Abirami Ramu Ganesan

Research Scientist

(+47) 922 41 654
abirami.ganesan@nibio.no

Place
Bodø

Visiting address
Torggården, Kudalsveien 6, NO-8027 Bodø

To document

Abstract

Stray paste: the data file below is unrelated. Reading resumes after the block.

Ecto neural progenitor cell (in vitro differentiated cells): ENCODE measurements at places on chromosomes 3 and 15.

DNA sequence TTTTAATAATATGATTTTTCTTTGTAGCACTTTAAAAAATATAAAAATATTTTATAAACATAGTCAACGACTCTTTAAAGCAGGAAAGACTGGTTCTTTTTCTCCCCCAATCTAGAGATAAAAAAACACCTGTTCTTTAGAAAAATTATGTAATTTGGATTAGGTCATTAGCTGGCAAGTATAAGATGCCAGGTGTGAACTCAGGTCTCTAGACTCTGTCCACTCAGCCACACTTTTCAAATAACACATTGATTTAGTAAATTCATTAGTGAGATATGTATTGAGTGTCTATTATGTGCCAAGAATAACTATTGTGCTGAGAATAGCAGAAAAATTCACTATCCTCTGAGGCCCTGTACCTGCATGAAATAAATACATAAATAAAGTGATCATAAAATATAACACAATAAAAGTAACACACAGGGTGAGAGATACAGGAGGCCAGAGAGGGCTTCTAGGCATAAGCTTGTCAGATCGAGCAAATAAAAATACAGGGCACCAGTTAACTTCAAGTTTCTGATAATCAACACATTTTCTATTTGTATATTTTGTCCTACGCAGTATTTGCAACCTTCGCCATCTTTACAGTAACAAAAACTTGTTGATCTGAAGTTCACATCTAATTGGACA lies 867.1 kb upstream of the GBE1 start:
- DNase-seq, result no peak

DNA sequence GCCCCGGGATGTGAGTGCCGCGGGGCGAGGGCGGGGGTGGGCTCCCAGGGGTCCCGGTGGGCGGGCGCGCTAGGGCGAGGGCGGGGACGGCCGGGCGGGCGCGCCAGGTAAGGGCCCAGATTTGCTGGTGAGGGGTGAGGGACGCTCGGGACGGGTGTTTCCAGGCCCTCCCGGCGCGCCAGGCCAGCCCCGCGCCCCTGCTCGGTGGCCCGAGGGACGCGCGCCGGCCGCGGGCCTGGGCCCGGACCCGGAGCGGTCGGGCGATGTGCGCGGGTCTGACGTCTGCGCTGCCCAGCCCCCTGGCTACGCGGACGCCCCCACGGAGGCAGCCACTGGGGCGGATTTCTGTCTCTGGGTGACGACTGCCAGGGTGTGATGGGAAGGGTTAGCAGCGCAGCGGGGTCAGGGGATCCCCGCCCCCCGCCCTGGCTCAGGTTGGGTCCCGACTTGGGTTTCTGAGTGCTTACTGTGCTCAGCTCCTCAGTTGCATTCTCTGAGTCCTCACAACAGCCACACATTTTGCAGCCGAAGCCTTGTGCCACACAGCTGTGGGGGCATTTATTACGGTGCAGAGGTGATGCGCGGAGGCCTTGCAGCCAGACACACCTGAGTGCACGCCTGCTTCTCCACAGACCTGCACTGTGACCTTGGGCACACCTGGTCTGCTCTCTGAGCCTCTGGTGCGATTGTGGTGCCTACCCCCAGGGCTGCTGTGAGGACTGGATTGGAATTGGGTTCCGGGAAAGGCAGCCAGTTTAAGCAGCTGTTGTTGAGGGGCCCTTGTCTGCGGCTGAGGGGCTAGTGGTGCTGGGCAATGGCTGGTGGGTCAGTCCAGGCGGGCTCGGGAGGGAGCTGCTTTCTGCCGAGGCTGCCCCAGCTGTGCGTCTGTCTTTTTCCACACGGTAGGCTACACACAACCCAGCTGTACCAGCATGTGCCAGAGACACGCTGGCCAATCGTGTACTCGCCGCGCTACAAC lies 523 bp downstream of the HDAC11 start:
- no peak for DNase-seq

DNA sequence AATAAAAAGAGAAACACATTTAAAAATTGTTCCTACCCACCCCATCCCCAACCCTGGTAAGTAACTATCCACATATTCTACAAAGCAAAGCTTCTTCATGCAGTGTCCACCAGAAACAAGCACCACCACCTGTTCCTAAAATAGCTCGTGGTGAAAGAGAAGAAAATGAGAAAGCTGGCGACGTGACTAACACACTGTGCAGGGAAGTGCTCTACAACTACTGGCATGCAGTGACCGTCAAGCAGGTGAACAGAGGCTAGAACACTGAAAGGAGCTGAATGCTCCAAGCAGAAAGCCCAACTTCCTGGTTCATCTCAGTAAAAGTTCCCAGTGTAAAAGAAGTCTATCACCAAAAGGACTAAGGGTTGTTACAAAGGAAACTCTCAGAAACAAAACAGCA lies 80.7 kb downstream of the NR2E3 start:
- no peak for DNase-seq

Aquaculture industry is one of the major food-producing sectors in the world that provide nutritional food security for mankind. Fish and crustacean farmers are facing various challenges in treating the rapid spread of infectious diseases in recent times. Numerous strategies, including antibiotics, disinfectants, and other antimicrobial agents, have been applied to protect the cultivable aquatic animals from infectious diseases. These applications lead to the development of antimicrobial resistance, toxicity, and the accumulation of antibiotic residues in cells and organelles of the cultivable edible organisms and the environment. The use of naturally derived compounds, polysaccharides, and functional metabolites has gained immense attention among aquaculturists. Mushrooms and their nutraceutical components have been widely used in various sectors, including food, pharmaceutical, poultry, and aquaculture industries, for their non-toxic and eco-friendly properties. To date, there are several reports available on edible and medicinal mushrooms as a dietary ingredient for fish and decapod crustacean culture. The mushroom products such as mycelia, stalk, dry powder, polysaccharides, and extracts have been utilized in aquaculture as growth promoters and immunostimulants, improving the digestive enzyme activity, antimicrobials, and improving the health status of cultivable aquatic animals. This present review elucidates the effectiveness of mushrooms and mushroom-derived compounds as prebiotics in aquaculture. The challenges and future perspectives of mushroom-derived bioactive molecules have been discussed in this review.